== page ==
8.     Whilst the barge is being jacked-up or refloated mariners will need to pay particular care when passing. To avoid mandatory speed limit reductions, the repositioning of rig in the harbour entrance and on the Hamilton bank will occur, when practicable, when moves of large vessels are not scheduled.

9.     QHM Harbour Control will be kept informed of the work in progress and may be contacted on VHF Ch 11 or by telephoning 023 92 723689 for the latest information.
It is envisaged that the works will last approximately 7 weeks.

Wednesday, 22 September 2010

Big Mutha

Would't it be fun if QHM titled their notices like that? We have a warning today that a nuclear sub is visiting on 28th September, details below. It got me wondering what the fuss was about, so a quick visit to Wikipedia throws this up. Our Vanguard class of subs are 491 feet long with a draught of 39 feet. Compare that with our aircraft carriers, not much longer at 686 feet but with a draught of only 26 feet. No wonder QHM is warning us to keep out of the way, squeezing a sub of that size up the Nab Channel will be tricky.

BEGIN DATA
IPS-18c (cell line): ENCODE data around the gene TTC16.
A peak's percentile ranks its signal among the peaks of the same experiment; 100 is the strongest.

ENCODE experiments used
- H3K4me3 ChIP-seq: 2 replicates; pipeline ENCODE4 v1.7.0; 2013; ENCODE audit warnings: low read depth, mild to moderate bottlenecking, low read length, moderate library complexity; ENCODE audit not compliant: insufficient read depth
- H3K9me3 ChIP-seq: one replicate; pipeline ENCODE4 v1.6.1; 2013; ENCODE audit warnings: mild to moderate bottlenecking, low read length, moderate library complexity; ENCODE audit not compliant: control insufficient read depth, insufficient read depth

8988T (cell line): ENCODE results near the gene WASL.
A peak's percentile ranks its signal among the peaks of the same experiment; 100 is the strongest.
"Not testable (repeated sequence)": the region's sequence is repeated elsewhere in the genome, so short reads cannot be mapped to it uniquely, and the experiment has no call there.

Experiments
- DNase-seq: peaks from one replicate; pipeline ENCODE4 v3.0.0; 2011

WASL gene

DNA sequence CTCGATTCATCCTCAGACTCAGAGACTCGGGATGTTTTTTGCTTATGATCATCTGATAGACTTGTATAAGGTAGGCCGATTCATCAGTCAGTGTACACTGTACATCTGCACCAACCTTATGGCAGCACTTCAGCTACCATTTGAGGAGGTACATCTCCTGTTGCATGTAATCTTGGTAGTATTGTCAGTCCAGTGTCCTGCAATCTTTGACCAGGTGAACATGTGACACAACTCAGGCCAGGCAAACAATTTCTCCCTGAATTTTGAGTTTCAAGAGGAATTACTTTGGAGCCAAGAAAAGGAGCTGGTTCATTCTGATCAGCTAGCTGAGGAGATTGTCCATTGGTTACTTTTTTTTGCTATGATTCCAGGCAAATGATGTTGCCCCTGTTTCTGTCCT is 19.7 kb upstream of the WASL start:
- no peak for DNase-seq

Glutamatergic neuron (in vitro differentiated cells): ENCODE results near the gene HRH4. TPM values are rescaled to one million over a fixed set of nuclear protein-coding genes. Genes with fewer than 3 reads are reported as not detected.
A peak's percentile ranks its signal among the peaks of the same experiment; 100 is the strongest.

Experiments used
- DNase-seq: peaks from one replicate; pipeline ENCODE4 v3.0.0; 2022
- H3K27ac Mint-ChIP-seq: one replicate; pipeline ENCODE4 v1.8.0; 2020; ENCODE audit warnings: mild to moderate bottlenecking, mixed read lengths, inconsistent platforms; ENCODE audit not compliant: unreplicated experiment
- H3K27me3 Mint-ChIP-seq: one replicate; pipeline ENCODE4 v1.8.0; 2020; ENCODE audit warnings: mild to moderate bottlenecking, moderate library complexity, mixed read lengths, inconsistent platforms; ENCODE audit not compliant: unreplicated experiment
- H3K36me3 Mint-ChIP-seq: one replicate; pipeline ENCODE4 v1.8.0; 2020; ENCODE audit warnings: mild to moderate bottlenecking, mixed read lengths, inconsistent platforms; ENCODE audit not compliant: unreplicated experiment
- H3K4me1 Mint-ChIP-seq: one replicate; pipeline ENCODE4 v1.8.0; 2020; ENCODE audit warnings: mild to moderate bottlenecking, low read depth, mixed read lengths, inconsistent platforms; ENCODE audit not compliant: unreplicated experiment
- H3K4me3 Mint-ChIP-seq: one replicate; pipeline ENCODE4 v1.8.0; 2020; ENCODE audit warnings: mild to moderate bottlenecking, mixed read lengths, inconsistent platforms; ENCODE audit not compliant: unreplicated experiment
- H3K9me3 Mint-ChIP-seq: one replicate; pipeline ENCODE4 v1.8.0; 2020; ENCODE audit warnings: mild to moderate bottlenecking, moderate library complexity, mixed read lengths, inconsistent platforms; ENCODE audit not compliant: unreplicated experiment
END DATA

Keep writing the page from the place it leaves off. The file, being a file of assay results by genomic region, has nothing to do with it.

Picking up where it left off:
1. NOTICE IS HEREBY GIVEN by the Queen’s Harbour Master Portsmouth that a Nuclear Powered Submarine will visit Portsmouth Harbour between the 28th September 2010 and the 03rd of October 2010.

2. Timings (including a closed channel) will be promulgated by the usual movements signal.

3. Mariners are advised that the Submarine whilst on passage between the Nab Tower and its berth is considered “a vessel constrained by her draught” as defined under the International Regulations for Preventing Collisions at Sea. Escorting tugs will display the appropriate signals for a vessel constrained by her draught. Vessels are to avoid taking any action that will impede her safe passage. LNTM 40/05 (Dormant Exclusion Zone for Underway Warships) will be enforced for this vessel during her transit into and out of harbour.